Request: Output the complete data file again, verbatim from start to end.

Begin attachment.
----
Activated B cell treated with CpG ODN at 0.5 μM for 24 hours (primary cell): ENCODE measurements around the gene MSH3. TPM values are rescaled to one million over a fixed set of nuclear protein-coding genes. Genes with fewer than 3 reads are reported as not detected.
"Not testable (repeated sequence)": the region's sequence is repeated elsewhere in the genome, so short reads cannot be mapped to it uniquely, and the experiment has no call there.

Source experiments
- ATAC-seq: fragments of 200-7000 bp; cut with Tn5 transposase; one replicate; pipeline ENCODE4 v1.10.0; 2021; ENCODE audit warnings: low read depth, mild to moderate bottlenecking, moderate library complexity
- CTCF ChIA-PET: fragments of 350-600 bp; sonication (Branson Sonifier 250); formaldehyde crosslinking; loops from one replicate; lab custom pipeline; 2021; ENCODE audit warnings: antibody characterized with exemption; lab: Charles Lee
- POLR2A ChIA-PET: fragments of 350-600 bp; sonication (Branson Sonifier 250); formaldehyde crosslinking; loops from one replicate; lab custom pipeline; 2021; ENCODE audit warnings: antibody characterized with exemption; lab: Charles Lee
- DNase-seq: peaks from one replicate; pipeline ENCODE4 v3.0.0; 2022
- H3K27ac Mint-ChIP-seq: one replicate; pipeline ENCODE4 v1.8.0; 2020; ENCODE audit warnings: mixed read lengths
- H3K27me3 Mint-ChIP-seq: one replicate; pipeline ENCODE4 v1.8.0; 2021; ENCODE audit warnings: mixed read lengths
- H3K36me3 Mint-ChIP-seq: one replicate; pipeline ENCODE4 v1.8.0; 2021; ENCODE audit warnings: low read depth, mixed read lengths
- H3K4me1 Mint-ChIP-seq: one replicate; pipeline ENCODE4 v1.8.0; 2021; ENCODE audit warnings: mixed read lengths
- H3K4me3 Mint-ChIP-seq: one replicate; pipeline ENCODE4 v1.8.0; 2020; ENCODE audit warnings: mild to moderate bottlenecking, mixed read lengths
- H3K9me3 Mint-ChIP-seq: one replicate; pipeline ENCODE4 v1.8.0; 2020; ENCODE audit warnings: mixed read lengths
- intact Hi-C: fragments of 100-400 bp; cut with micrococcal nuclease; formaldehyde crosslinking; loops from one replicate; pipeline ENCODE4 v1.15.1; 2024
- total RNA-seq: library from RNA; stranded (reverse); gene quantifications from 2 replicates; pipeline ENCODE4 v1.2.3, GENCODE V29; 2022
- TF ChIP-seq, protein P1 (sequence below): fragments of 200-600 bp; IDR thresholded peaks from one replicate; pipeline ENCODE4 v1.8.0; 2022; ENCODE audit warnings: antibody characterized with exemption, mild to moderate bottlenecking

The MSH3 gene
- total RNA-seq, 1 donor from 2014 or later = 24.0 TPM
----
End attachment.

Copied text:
Activated B cell treated with CpG ODN at 0.5 μM for 24 hours (primary cell): ENCODE measurements around the gene MSH3. TPM values are rescaled to one million over a fixed set of nuclear protein-coding genes. Genes with fewer than 3 reads are reported as not detected.
"Not testable (repeated sequence)": the region's sequence is repeated elsewhere in the genome, so short reads cannot be mapped to it uniquely, and the experiment has no call there.

Source experiments
- ATAC-seq: fragments of 200-7000 bp; cut with Tn5 transposase; one replicate; pipeline ENCODE4 v1.10.0; 2021; ENCODE audit warnings: low read depth, mild to moderate bottlenecking, moderate library complexity
- CTCF ChIA-PET: fragments of 350-600 bp; sonication (Branson Sonifier 250); formaldehyde crosslinking; loops from one replicate; lab custom pipeline; 2021; ENCODE audit warnings: antibody characterized with exemption; lab: Charles Lee
- POLR2A ChIA-PET: fragments of 350-600 bp; sonication (Branson Sonifier 250); formaldehyde crosslinking; loops from one replicate; lab custom pipeline; 2021; ENCODE audit warnings: antibody characterized with exemption; lab: Charles Lee
- DNase-seq: peaks from one replicate; pipeline ENCODE4 v3.0.0; 2022
- H3K27ac Mint-ChIP-seq: one replicate; pipeline ENCODE4 v1.8.0; 2020; ENCODE audit warnings: mixed read lengths
- H3K27me3 Mint-ChIP-seq: one replicate; pipeline ENCODE4 v1.8.0; 2021; ENCODE audit warnings: mixed read lengths
- H3K36me3 Mint-ChIP-seq: one replicate; pipeline ENCODE4 v1.8.0; 2021; ENCODE audit warnings: low read depth, mixed read lengths
- H3K4me1 Mint-ChIP-seq: one replicate; pipeline ENCODE4 v1.8.0; 2021; ENCODE audit warnings: mixed read lengths
- H3K4me3 Mint-ChIP-seq: one replicate; pipeline ENCODE4 v1.8.0; 2020; ENCODE audit warnings: mild to moderate bottlenecking, mixed read lengths
- H3K9me3 Mint-ChIP-seq: one replicate; pipeline ENCODE4 v1.8.0; 2020; ENCODE audit warnings: mixed read lengths
- intact Hi-C: fragments of 100-400 bp; cut with micrococcal nuclease; formaldehyde crosslinking; loops from one replicate; pipeline ENCODE4 v1.15.1; 2024
- total RNA-seq: library from RNA; stranded (reverse); gene quantifications from 2 replicates; pipeline ENCODE4 v1.2.3, GENCODE V29; 2022
- TF ChIP-seq, protein P1 (sequence below): fragments of 200-600 bp; IDR thresholded peaks from one replicate; pipeline ENCODE4 v1.8.0; 2022; ENCODE audit warnings: antibody characterized with exemption, mild to moderate bottlenecking

The MSH3 gene
- total RNA-seq, 1 donor from 2014 or later = 24.0 TPM